Tomorrow is where hope resides. It is quite true that the sun always comes out tomorrow, but genuinely authentic hope lies far beyond the dawning of a new day. As Christ-followers we are to be grounded in the eternal. To be truly alive we must always embrace the hope of an eternal tomorrow.

In the midst of a shipload of misfortunes an itinerant preacher and sometime tentmaker named Paul wrote: “Therefore we do not lose heart. Though outwardly we are wasting away, yet inwardly we are being renewed day by day. For our light and momentary troubles are achieving for us an eternal glory that far outweighs them all. So we fix our eyes not on what is seen, but on what is unseen. For what is seen is temporary, but what is unseen is eternal.”

We do not lose hope. To keep our vision fixed on eternity while slugging it out in a fallen world is the central tension of a believer’s life. It is what drives us to dig into God’s Word to weigh it against the corrupt reality of our culture. We look for the gold hidden in the garbage surrounding us.

We can so easily get off the track of what is really important if we do not remain focused on those faith-traditions that serve to point and nudge us away from self-absorption. Yesterday is dead, today is busy—tomorrow has the potential to be different. Take note that tomorrow will be fashioned by our choices today.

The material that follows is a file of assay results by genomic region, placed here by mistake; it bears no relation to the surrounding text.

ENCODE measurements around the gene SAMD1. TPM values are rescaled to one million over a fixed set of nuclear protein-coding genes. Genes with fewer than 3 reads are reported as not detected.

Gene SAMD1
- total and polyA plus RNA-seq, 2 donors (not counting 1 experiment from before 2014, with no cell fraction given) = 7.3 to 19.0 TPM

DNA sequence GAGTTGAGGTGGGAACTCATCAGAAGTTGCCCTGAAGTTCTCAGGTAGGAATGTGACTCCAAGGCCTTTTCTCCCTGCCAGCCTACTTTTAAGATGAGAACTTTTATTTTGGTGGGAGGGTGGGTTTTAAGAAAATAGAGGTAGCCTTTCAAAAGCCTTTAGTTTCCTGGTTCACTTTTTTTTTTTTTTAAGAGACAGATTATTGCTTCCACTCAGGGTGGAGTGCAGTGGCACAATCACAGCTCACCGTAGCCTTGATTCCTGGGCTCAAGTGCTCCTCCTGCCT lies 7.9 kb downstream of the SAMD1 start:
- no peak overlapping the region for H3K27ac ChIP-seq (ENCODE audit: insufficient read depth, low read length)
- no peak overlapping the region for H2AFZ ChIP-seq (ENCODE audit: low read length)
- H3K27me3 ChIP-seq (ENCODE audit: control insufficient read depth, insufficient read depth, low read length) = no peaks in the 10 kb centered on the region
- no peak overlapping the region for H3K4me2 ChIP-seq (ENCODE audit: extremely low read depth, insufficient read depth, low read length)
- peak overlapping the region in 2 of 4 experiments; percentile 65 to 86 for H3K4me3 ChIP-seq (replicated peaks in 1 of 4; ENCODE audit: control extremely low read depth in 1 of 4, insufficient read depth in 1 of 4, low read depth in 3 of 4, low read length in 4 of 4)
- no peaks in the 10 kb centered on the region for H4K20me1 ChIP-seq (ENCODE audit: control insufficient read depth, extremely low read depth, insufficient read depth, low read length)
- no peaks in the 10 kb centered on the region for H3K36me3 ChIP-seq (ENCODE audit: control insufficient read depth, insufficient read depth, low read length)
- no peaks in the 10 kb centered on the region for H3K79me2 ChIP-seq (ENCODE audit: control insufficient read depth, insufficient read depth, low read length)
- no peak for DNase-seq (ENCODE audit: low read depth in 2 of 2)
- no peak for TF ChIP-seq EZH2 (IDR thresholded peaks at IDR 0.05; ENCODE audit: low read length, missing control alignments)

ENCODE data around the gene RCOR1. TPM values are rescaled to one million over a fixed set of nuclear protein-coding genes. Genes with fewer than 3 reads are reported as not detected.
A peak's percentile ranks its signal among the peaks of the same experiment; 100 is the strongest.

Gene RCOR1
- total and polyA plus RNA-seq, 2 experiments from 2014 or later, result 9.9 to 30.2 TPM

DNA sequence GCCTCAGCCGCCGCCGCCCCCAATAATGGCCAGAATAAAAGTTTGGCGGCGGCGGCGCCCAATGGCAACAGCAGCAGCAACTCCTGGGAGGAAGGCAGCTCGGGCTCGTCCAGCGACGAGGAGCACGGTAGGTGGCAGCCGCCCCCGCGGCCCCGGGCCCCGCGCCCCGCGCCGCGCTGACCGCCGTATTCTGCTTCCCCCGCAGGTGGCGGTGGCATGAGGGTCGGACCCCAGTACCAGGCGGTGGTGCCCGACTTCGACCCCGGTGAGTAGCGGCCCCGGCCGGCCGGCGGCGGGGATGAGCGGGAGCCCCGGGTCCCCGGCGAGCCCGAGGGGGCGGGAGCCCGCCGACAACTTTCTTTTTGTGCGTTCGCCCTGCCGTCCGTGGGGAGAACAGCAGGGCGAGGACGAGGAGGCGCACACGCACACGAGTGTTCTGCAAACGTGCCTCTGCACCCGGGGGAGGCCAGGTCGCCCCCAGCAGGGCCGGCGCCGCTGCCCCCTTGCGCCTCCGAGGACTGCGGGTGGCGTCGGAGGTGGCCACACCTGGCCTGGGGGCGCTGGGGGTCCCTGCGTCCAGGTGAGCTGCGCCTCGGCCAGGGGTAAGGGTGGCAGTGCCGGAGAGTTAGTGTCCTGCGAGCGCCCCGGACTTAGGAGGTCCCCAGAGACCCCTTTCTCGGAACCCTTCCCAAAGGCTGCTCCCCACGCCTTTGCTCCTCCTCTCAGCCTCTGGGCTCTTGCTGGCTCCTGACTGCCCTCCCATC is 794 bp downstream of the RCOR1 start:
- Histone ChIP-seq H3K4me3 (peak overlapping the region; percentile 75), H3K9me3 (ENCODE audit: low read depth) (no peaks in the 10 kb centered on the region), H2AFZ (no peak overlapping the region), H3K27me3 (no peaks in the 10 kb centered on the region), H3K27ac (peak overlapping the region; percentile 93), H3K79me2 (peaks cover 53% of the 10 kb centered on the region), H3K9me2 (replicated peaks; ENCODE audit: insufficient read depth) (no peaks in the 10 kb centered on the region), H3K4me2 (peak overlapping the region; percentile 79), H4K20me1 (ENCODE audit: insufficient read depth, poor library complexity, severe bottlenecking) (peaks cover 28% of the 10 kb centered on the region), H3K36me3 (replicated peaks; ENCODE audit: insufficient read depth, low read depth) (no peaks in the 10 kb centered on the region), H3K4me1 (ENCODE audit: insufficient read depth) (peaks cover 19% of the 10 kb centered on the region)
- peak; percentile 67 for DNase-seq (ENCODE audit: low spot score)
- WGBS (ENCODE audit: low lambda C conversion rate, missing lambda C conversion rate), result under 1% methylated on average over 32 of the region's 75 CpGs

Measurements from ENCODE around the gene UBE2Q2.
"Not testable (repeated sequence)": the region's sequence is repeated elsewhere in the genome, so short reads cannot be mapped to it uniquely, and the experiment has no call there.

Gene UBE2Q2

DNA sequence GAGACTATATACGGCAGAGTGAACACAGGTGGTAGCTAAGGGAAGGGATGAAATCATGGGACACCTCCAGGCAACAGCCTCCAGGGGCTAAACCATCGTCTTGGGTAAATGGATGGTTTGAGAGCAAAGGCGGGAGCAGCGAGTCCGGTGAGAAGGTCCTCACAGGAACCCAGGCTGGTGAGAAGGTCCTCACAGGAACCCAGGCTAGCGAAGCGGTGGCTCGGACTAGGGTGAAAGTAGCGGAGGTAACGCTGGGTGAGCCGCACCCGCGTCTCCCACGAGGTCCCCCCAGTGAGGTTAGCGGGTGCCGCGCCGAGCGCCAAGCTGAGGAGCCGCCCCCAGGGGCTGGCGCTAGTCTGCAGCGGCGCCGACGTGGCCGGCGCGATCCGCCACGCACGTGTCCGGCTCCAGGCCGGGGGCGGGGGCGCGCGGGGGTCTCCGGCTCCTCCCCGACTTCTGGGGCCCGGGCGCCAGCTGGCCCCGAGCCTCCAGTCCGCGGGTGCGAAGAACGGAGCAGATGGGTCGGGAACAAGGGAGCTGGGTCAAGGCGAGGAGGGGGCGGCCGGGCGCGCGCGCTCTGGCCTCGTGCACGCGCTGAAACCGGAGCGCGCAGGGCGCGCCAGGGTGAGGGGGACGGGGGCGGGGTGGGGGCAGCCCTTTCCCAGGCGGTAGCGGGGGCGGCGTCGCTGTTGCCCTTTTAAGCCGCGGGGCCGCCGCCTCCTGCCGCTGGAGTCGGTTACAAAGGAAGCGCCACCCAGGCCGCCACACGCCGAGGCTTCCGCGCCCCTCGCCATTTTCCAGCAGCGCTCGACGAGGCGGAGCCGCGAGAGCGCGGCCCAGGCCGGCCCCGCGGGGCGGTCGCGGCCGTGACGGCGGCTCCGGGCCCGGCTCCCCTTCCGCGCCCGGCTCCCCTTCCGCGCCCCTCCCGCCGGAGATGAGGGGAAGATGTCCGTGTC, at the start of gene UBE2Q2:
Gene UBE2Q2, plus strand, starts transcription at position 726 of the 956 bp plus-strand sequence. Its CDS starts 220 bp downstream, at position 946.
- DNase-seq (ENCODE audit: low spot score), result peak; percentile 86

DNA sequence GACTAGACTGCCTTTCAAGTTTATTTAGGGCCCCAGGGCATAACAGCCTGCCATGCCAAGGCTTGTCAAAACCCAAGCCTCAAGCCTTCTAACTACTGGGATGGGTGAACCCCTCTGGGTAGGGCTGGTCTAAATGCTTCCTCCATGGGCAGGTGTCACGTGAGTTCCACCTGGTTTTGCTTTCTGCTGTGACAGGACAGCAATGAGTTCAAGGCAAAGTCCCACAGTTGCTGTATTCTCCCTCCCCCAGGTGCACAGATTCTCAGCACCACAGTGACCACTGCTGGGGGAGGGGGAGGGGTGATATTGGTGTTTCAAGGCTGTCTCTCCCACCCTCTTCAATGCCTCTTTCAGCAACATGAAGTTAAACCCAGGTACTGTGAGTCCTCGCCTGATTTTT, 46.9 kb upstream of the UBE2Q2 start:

Hey tomorrow, you gotta believe
that I'm through wasting what's
left of me
'Cause night is fallin' and
the dawn is callin'
I'll have a new day
if she'll have me. . .

'Cause I've been wasted and I've
over-tasted all the things life
gave to me
And I've been trusted, abused
and busted, and I've been taken
by those close to me. . .

Hey tomorrow, where are you goin'
Do you have some room for me
'Cause night is fallin' and
the dawn is callin'
I'll have a new day if
she'll have me. . .
~Jim Croce~

Tomorrow

Each and every December we have an opportunity to pay homage or lip-service to Advent Season. We go on a kind of pilgrimage that finds completion in our celebration of Christ’s birth. How we choose to mark this annual journey will be distinctive and varied, depending on our personalities and backgrounds.

However, we must understand that our choices have consequences. The patterns we put in place for ourselves and our children will determine what we truly value. We can go with the flow and remain on the treadmill of earthbound concerns, or we can choose to have our faith revived as we behold the supernatural marvel of God becoming man.